Oculus aims to use VR for social change with two new pilot programs in VR for Good. Oculus

There have been a lot of developments in the VR industry. In both the headsets and software program, there are two notable events that have recently occurred.

The first involves Oculus VR, and a new non-profit program that makes use of its Rift headset. VR for Good is looking at making use of VR technology to push for social change.

“Virtual reality has unlimited potential for gaming and entertainment, but it’s also a powerful way to drive important social change,” said Oculus over its official blog.

The program launches two pilot VR film programs aimed at VR creators that involves students, non-profit organisations and filmmakers alike. There’s 360 Filmmakers Challenge for Students, where filmmakers will partner with high schools from the San Francisco Bay Area to create three- to five-minute 360 films about communities. All of the necessary equipment and even new technology and production skills will be provided for.

There’s also the 360 Bootcamp for Nonprofits, which teams together 10 rising filmmakers with 10 nonprofits to make 360 VR films on social missions. Again, all of the necessary equipment will come from Oculus, and the videos will be featured at the Sundance 2017. Application is ongoing for nonprofits organisations and filmmaakers until May 30.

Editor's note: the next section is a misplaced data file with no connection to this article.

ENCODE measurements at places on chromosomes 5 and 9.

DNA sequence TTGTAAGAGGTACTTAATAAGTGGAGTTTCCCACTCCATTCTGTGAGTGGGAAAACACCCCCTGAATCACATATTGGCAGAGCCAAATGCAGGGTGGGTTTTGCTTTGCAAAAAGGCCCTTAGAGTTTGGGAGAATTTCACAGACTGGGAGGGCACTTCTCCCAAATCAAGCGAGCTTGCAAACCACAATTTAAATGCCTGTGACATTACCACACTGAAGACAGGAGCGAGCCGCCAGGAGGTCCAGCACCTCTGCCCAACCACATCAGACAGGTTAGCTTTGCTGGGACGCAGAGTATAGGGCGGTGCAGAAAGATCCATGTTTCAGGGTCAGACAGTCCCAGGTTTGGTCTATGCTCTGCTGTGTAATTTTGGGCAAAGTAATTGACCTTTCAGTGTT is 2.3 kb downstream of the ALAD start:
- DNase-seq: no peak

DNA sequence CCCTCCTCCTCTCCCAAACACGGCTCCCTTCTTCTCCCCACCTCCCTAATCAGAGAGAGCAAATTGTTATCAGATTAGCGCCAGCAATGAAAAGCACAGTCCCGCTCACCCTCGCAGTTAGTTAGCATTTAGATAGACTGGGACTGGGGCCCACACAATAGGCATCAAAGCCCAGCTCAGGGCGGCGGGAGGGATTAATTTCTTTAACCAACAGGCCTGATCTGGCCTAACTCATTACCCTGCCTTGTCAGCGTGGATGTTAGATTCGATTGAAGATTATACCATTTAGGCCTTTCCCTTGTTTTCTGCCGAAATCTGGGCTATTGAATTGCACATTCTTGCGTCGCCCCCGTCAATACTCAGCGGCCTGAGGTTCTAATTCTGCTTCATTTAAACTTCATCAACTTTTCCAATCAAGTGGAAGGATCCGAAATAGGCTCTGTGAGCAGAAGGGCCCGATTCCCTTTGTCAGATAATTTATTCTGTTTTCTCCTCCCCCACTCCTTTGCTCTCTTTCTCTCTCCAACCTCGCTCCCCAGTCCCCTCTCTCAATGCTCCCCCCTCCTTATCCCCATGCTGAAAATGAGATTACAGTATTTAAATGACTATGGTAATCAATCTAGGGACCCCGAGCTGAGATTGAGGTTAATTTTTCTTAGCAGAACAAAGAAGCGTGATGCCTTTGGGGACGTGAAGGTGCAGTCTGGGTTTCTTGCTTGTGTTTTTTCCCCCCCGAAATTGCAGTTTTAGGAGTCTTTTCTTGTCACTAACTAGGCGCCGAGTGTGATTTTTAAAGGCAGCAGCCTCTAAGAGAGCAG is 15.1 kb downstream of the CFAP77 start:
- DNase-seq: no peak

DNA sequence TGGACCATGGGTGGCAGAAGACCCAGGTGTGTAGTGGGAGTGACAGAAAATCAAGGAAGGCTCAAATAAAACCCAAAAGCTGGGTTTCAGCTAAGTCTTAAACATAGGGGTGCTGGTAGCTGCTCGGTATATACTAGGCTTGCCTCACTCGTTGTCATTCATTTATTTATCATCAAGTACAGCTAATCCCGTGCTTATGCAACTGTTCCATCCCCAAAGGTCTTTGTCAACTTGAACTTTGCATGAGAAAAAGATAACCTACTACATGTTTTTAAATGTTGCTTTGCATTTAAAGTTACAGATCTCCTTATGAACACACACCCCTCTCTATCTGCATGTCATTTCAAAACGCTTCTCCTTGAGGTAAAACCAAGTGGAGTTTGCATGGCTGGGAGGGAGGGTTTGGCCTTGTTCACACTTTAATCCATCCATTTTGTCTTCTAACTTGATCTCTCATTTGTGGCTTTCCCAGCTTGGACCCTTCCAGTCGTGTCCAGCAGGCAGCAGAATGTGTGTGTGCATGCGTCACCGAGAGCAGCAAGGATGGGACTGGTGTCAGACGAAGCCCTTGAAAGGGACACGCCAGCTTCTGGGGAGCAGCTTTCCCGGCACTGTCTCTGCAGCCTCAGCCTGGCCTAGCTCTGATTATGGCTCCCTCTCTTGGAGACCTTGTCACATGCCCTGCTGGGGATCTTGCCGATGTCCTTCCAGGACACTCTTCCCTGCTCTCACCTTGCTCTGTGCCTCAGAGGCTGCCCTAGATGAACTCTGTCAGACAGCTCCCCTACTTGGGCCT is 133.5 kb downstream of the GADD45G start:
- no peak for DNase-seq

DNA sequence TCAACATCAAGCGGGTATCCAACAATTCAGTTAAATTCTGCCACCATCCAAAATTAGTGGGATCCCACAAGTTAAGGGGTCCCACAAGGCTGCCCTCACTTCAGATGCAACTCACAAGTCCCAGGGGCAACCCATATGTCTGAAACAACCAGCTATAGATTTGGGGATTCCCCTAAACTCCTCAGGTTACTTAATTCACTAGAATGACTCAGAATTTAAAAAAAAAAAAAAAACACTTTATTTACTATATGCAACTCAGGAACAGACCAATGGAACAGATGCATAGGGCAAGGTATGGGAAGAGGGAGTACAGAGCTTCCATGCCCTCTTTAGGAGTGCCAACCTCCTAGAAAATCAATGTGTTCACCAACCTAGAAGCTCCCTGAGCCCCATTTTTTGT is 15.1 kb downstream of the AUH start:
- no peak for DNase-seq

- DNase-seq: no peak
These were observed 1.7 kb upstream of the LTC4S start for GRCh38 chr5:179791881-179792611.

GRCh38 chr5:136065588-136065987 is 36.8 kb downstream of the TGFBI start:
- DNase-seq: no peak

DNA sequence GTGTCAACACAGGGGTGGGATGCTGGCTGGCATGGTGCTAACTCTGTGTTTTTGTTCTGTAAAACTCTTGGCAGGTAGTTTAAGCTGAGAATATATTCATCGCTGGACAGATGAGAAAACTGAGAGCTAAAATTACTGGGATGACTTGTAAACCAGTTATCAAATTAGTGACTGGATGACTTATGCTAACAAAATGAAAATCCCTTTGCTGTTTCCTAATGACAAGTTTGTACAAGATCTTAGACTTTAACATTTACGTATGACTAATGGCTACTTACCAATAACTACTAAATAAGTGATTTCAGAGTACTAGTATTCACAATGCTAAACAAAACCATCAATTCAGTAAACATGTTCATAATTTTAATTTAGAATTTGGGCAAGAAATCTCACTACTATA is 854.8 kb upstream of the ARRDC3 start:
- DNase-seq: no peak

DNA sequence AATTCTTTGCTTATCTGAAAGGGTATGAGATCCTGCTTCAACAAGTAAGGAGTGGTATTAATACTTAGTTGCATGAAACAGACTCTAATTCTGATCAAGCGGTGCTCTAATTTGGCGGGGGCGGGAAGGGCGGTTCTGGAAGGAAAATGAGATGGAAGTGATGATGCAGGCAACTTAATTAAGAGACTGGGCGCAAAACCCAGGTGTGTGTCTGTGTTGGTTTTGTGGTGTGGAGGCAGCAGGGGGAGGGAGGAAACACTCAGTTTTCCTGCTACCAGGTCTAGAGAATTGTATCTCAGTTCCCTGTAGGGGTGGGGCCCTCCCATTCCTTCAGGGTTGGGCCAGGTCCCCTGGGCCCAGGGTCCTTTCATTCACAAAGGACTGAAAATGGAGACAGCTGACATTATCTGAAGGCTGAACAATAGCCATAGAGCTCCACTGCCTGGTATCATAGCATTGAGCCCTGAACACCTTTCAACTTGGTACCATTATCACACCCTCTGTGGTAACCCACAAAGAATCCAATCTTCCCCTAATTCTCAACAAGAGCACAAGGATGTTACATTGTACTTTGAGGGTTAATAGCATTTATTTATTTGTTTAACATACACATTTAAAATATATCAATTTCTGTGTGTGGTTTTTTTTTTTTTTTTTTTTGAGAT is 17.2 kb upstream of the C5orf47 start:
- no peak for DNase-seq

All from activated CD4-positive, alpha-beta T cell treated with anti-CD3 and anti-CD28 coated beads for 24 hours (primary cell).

Over at Google’s side of the VR world, it seems that Android will become VR-ready in the near future. Google is now giving some preliminary details about the Virtual Reality mode built right into the Android N Developer Preview 3.

According to Ars Technica, this will be the company’s step outside of Google Cardboard in introducing VR into the Android platform. This means that the next step will have a more immersive VR experience.

“[Google Cardboard is] clever and simple but we never did anything at the platform level to make it work. With N, we have,” said Android VP of Engineering Dave Burke to Ars Technica.

The main changes that Google is looking to implement on Android N involves better motion-to-photon latency. This is aimed at lessening the motion sickness feeling that comes with delayed display change-to-head-motion action.

This will be achieved with the use of a dedicated CPU core to the UI thread to shoulder heavy processing. Still, to achieve this kind of shift in processing, Google is looking at a smartphone certification program, as the mechanic will require a mix of hardware and software compatibility. As per the source, it seems that the Nexus 6P will be the first VR-ready smartphone to be part of the certification program.